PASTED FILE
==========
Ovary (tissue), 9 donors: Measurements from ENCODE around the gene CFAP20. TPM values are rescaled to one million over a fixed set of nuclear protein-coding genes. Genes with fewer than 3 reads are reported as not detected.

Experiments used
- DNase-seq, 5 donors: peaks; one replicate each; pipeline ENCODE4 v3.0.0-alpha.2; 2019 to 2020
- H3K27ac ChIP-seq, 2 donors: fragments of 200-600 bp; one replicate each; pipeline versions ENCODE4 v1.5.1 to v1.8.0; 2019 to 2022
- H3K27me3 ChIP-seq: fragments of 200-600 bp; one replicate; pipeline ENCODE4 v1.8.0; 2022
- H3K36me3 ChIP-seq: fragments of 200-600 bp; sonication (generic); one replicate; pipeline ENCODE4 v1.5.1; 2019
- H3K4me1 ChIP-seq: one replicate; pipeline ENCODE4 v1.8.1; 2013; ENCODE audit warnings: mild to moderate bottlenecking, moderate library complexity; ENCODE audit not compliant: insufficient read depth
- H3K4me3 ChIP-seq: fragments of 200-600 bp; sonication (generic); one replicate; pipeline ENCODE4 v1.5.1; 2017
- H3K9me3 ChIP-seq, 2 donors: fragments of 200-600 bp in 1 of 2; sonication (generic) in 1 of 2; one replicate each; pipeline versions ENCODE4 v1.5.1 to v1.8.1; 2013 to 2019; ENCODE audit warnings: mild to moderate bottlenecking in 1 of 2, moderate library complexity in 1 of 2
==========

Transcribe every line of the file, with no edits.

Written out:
Ovary (tissue), 9 donors: Measurements from ENCODE around the gene CFAP20. TPM values are rescaled to one million over a fixed set of nuclear protein-coding genes. Genes with fewer than 3 reads are reported as not detected.

Experiments used
- DNase-seq, 5 donors: peaks; one replicate each; pipeline ENCODE4 v3.0.0-alpha.2; 2019 to 2020
- H3K27ac ChIP-seq, 2 donors: fragments of 200-600 bp; one replicate each; pipeline versions ENCODE4 v1.5.1 to v1.8.0; 2019 to 2022
- H3K27me3 ChIP-seq: fragments of 200-600 bp; one replicate; pipeline ENCODE4 v1.8.0; 2022
- H3K36me3 ChIP-seq: fragments of 200-600 bp; sonication (generic); one replicate; pipeline ENCODE4 v1.5.1; 2019
- H3K4me1 ChIP-seq: one replicate; pipeline ENCODE4 v1.8.1; 2013; ENCODE audit warnings: mild to moderate bottlenecking, moderate library complexity; ENCODE audit not compliant: insufficient read depth
- H3K4me3 ChIP-seq: fragments of 200-600 bp; sonication (generic); one replicate; pipeline ENCODE4 v1.5.1; 2017
- H3K9me3 ChIP-seq, 2 donors: fragments of 200-600 bp in 1 of 2; sonication (generic) in 1 of 2; one replicate each; pipeline versions ENCODE4 v1.5.1 to v1.8.1; 2013 to 2019; ENCODE audit warnings: mild to moderate bottlenecking in 1 of 2, moderate library complexity in 1 of 2